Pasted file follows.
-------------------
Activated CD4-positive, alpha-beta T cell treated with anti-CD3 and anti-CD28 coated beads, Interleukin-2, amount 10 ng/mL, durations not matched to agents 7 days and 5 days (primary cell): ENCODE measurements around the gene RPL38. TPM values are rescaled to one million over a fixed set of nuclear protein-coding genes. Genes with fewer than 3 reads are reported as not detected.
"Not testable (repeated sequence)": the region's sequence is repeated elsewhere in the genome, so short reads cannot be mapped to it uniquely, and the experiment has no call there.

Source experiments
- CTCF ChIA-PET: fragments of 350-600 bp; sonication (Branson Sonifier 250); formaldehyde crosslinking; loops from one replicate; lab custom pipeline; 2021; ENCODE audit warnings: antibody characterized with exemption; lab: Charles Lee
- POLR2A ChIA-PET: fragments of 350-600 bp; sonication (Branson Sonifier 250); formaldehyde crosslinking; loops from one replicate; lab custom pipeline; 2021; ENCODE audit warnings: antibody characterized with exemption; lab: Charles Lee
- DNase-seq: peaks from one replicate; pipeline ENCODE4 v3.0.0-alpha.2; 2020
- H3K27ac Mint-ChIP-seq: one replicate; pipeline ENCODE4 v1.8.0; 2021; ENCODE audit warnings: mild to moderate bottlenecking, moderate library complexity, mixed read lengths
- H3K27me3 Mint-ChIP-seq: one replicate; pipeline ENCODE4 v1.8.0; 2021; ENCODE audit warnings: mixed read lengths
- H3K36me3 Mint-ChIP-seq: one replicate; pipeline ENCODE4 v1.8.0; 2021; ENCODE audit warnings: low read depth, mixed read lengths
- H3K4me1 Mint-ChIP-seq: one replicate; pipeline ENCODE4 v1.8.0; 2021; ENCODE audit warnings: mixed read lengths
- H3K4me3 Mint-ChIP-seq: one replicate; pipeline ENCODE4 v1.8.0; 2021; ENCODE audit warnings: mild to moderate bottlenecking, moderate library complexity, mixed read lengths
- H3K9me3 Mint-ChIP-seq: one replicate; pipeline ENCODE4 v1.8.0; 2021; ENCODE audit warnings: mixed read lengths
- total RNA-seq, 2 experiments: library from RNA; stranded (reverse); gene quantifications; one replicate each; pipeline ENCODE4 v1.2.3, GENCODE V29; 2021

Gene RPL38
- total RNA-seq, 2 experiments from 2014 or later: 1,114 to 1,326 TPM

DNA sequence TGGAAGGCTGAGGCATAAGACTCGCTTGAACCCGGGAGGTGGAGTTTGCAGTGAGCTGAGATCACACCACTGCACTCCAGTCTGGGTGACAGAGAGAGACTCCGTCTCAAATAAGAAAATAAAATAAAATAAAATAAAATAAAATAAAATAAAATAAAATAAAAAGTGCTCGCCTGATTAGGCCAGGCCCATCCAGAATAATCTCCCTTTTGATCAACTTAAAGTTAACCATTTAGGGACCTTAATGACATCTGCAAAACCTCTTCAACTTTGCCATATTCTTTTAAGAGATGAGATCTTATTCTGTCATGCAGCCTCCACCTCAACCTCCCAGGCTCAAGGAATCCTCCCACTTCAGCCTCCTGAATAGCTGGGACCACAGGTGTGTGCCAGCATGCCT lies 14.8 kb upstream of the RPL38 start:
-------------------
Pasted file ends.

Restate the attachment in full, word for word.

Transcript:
Activated CD4-positive, alpha-beta T cell treated with anti-CD3 and anti-CD28 coated beads, Interleukin-2, amount 10 ng/mL, durations not matched to agents 7 days and 5 days (primary cell): ENCODE measurements around the gene RPL38. TPM values are rescaled to one million over a fixed set of nuclear protein-coding genes. Genes with fewer than 3 reads are reported as not detected.
"Not testable (repeated sequence)": the region's sequence is repeated elsewhere in the genome, so short reads cannot be mapped to it uniquely, and the experiment has no call there.

Source experiments
- CTCF ChIA-PET: fragments of 350-600 bp; sonication (Branson Sonifier 250); formaldehyde crosslinking; loops from one replicate; lab custom pipeline; 2021; ENCODE audit warnings: antibody characterized with exemption; lab: Charles Lee
- POLR2A ChIA-PET: fragments of 350-600 bp; sonication (Branson Sonifier 250); formaldehyde crosslinking; loops from one replicate; lab custom pipeline; 2021; ENCODE audit warnings: antibody characterized with exemption; lab: Charles Lee
- DNase-seq: peaks from one replicate; pipeline ENCODE4 v3.0.0-alpha.2; 2020
- H3K27ac Mint-ChIP-seq: one replicate; pipeline ENCODE4 v1.8.0; 2021; ENCODE audit warnings: mild to moderate bottlenecking, moderate library complexity, mixed read lengths
- H3K27me3 Mint-ChIP-seq: one replicate; pipeline ENCODE4 v1.8.0; 2021; ENCODE audit warnings: mixed read lengths
- H3K36me3 Mint-ChIP-seq: one replicate; pipeline ENCODE4 v1.8.0; 2021; ENCODE audit warnings: low read depth, mixed read lengths
- H3K4me1 Mint-ChIP-seq: one replicate; pipeline ENCODE4 v1.8.0; 2021; ENCODE audit warnings: mixed read lengths
- H3K4me3 Mint-ChIP-seq: one replicate; pipeline ENCODE4 v1.8.0; 2021; ENCODE audit warnings: mild to moderate bottlenecking, moderate library complexity, mixed read lengths
- H3K9me3 Mint-ChIP-seq: one replicate; pipeline ENCODE4 v1.8.0; 2021; ENCODE audit warnings: mixed read lengths
- total RNA-seq, 2 experiments: library from RNA; stranded (reverse); gene quantifications; one replicate each; pipeline ENCODE4 v1.2.3, GENCODE V29; 2021

Gene RPL38
- total RNA-seq, 2 experiments from 2014 or later: 1,114 to 1,326 TPM

DNA sequence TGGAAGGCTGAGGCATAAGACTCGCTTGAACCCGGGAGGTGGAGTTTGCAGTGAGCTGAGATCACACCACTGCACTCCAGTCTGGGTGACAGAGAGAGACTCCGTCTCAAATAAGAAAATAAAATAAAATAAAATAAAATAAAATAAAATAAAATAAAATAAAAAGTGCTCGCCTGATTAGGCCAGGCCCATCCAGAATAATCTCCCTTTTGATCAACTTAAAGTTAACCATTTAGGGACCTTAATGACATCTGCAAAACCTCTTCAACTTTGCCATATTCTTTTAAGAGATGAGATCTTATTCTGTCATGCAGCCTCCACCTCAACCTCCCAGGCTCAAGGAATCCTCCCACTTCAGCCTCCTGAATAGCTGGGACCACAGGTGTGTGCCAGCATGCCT lies 14.8 kb upstream of the RPL38 start: